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In his very influential manuscript *Pursuing Stacks *from 1983, Grothendieck proposed a definition of weak $n$-groupoids, for $n\in \mathbb{N}\cup{\infty}$, and formulated his famous **Homotopy Hypothesis**, which conjectures that weak $n$-groupoids model homotopy $n$-types. The definition of weak $n$-groupoids he gave perfectly captures the platonic vision of these objects that category theorists and homotopy theorists usually have and thus is very different in nature from other standard accepted definitions of weak higher groupoids (e.g. Kan complexes). While the Homotopy Hypothesis has been accepted as a guiding principle of higher category theory, as of today the actual conjecture concerning Grothendieck's weak $n$-groupoids

has only been proved for the values $n=0,1,2$ and very recently $3$.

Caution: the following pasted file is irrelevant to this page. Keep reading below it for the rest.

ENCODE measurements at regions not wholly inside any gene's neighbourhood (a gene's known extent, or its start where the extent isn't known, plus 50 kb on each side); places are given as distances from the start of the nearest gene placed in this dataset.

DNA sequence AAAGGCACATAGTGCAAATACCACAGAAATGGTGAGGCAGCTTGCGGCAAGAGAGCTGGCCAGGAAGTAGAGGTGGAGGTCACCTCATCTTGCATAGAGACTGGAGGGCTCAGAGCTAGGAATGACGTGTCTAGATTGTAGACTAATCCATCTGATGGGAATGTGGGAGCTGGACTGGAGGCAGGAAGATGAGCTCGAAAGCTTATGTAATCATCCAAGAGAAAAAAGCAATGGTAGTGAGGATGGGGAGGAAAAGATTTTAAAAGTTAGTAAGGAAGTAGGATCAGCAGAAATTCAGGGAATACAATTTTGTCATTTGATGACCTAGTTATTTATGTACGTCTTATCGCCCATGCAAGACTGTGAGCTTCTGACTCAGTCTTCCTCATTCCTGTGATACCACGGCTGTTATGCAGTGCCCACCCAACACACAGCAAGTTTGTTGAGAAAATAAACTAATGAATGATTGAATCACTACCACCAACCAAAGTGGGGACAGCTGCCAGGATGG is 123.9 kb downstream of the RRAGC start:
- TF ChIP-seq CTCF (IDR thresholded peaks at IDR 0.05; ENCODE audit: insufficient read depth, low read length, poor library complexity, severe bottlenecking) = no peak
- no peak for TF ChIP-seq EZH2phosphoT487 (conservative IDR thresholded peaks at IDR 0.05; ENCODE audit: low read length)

The main goal of this talk is to give a gentle introduction to some work of Brunerie, later refined by Finster and Mimram, which shows how to express Grothendieck's definition of weak $\infty$-groupoids using the language of type theory. I will then present Brunerie's result that the types of HoTT can be equipped with such a structure of weak $\infty$-groupoids. In particular, this sheds a new light on Grothendieck's Homotopy Hypothesis, and if we are to believe that HoTT is indeed a formal language that captures (a synthetic version) of the homotopy theory of spaces, this seems to indicate that the weak $\infty$-groupoids structure of homotopy types appears at a very fundamental level.

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